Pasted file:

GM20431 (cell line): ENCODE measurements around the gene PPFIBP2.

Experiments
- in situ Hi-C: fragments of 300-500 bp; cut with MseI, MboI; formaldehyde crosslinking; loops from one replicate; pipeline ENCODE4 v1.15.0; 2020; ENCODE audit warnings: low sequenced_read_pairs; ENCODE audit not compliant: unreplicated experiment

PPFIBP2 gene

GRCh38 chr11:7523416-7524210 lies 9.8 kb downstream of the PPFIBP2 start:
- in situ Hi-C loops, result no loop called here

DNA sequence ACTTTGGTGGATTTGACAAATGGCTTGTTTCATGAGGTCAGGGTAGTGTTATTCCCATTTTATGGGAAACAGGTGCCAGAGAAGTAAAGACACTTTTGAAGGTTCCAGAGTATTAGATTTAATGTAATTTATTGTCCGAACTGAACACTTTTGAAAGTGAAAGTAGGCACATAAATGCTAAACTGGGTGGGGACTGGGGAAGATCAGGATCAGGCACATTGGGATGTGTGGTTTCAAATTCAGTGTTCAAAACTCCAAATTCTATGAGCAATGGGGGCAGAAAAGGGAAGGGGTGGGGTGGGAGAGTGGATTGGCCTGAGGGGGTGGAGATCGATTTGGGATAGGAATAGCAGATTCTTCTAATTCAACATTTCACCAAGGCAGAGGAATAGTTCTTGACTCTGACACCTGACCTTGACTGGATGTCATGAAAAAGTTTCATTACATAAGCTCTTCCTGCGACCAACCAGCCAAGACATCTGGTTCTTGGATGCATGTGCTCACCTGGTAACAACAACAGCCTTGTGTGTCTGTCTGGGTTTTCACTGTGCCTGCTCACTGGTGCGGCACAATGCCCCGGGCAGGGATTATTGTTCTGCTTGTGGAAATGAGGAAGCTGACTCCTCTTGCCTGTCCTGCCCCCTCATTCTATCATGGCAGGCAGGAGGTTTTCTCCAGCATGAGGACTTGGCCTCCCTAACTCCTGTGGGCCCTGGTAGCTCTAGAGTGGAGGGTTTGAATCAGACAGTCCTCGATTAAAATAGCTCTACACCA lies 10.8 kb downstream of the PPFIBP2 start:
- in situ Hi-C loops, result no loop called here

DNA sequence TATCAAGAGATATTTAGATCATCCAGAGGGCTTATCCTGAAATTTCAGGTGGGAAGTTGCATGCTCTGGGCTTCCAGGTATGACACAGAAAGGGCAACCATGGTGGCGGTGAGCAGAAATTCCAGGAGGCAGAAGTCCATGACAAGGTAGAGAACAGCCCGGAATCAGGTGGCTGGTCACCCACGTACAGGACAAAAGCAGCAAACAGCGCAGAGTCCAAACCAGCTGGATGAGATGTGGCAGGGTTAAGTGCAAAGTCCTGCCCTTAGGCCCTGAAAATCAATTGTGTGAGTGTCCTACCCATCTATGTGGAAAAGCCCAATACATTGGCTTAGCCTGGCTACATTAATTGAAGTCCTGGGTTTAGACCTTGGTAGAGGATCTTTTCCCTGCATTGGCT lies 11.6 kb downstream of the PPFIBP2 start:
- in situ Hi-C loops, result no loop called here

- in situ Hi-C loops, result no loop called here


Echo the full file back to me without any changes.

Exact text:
GM20431 (cell line): ENCODE measurements around the gene PPFIBP2.

Experiments
- in situ Hi-C: fragments of 300-500 bp; cut with MseI, MboI; formaldehyde crosslinking; loops from one replicate; pipeline ENCODE4 v1.15.0; 2020; ENCODE audit warnings: low sequenced_read_pairs; ENCODE audit not compliant: unreplicated experiment

PPFIBP2 gene

GRCh38 chr11:7523416-7524210 lies 9.8 kb downstream of the PPFIBP2 start:
- in situ Hi-C loops, result no loop called here

DNA sequence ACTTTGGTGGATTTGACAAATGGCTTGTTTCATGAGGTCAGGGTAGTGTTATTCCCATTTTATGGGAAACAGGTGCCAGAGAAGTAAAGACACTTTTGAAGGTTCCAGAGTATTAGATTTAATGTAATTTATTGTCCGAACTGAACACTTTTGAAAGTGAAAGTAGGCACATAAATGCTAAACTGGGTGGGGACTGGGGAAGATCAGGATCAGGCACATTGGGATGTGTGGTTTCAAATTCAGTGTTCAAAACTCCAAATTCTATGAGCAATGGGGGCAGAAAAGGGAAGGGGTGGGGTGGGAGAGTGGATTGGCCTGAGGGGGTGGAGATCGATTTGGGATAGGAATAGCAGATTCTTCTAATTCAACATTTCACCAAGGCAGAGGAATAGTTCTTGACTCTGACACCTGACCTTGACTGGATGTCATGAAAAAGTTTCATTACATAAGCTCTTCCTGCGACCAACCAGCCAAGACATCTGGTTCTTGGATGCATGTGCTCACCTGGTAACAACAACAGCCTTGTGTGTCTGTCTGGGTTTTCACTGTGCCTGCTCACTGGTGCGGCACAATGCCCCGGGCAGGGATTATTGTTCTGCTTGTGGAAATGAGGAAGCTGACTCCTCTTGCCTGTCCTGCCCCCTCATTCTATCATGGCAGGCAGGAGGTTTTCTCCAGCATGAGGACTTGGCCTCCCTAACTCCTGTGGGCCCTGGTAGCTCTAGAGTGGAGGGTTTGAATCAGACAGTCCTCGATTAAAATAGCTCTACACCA lies 10.8 kb downstream of the PPFIBP2 start:
- in situ Hi-C loops, result no loop called here

DNA sequence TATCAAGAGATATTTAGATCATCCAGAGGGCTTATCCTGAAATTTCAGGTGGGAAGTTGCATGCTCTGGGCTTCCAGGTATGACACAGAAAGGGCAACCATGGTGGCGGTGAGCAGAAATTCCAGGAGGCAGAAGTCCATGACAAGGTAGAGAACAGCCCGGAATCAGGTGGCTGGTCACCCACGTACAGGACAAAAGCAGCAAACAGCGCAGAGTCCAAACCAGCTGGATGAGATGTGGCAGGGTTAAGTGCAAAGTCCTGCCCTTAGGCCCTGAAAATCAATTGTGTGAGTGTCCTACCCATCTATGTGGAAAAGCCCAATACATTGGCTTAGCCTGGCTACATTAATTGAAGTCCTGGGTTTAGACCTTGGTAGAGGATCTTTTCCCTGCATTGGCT lies 11.6 kb downstream of the PPFIBP2 start:
- in situ Hi-C loops, result no loop called here

- in situ Hi-C loops, result no loop called here